Divine creation by means of the Ten Sephirot is an ethical process. They represent the different aspects of Morality. Loving-Kindness is a possible moral justification found in Chessed, and Gevurah is the Moral Justification of Justice and both are mediated by Mercy which is Rachamim. However, these pillars of morality become immoral once they become extremes. When Loving-Kindness becomes extreme it can lead to sexual depravity and lack of Justice to the wicked. When Justice becomes extreme, it can lead to torture and the Murder of innocents and unfair punishment.
“Righteous” humans (tzadikim) ascend these ethical qualities of the ten sephirot by doing righteous actions. If there were no righteous humans, the blessings of God would become completely hidden, and creation would cease to exist. While real human actions are the “Foundation” (Yesod) of this universe (Malchut), these actions must accompany the conscious intention of compassion. Compassionate actions are often impossible without faith (Emunah), meaning to trust that God always supports compassionate actions even when God seems hidden. Ultimately, it is necessary to show compassion toward oneself too in order to share compassion toward others. This “selfish” enjoyment of God’s blessings but only in order to empower oneself to assist others is an important aspect of “Restriction”, and is considered a kind of golden mean in kabbalah, corresponding to the sefirah of Adornment (Tiferet) being part of the “Middle Column”.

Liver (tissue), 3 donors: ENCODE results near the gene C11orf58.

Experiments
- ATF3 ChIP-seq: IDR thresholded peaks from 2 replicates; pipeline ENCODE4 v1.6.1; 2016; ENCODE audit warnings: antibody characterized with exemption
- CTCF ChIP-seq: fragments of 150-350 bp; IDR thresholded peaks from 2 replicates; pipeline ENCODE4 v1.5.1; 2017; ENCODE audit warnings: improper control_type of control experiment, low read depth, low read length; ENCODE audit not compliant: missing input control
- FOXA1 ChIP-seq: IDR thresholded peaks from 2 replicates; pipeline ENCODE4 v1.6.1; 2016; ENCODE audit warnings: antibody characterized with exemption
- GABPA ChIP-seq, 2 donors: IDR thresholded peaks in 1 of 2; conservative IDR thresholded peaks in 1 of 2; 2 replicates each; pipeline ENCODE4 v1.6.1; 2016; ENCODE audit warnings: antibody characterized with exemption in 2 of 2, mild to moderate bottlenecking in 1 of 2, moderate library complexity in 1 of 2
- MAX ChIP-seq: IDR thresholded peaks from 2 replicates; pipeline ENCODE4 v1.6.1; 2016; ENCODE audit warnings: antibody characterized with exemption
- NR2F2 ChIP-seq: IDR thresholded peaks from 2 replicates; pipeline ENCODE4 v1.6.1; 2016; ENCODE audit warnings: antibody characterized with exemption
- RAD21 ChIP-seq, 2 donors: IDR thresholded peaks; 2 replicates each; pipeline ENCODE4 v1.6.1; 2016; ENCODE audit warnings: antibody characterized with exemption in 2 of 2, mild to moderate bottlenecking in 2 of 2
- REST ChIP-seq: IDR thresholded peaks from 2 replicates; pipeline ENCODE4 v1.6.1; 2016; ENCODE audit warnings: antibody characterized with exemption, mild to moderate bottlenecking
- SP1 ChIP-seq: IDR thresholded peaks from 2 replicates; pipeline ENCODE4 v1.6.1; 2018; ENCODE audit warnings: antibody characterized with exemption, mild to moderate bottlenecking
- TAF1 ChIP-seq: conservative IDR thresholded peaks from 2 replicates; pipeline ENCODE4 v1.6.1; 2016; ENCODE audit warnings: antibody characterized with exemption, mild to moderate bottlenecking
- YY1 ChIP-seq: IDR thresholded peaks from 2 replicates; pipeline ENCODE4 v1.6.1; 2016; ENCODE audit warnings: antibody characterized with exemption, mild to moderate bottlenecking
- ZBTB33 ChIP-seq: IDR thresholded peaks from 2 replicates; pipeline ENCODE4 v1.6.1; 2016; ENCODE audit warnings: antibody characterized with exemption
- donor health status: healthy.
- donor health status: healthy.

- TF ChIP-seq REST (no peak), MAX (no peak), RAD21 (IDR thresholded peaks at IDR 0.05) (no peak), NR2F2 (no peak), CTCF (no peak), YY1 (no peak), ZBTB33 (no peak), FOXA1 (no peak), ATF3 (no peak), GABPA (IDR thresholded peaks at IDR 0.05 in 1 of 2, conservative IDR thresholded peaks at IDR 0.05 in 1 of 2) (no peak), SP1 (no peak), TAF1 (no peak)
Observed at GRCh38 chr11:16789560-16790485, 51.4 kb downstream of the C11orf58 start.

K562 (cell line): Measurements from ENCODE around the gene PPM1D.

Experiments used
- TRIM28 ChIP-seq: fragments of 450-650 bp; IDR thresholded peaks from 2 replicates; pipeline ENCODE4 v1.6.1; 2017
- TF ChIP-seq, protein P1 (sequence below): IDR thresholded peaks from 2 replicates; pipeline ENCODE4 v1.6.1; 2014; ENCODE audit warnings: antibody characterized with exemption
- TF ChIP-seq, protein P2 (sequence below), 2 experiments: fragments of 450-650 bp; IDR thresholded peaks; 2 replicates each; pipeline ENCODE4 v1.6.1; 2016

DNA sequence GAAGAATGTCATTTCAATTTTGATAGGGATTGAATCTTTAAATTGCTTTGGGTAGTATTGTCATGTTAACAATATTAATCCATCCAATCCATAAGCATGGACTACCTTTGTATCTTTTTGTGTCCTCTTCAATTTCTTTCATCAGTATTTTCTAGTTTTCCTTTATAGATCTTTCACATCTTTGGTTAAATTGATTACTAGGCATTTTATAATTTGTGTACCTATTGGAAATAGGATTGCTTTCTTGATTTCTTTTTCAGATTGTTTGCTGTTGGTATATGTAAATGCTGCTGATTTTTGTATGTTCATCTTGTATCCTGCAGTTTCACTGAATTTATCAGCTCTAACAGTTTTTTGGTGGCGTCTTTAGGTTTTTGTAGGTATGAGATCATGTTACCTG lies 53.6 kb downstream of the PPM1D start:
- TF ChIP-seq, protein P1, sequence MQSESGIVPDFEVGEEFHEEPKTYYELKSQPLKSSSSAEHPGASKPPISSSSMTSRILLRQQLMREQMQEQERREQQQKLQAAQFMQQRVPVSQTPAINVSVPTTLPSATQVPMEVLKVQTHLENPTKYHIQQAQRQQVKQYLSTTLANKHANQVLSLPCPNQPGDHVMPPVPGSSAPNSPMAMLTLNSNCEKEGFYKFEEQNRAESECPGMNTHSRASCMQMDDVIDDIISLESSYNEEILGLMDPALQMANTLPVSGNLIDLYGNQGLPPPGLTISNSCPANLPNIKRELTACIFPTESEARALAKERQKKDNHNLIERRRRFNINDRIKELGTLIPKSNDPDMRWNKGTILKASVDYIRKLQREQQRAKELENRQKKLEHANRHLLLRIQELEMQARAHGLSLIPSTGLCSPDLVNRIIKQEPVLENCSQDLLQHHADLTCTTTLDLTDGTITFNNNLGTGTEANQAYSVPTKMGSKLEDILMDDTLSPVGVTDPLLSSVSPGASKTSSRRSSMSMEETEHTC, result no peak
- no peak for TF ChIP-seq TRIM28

Moses ben Jacob Cordovero, wrote Tomer Devorah (Palm Tree of Deborah), in which he presents an ethical teaching of Judaism in the kabbalistic context of the ten sephirot. Tomer Devorah has become also a foundational Musar text.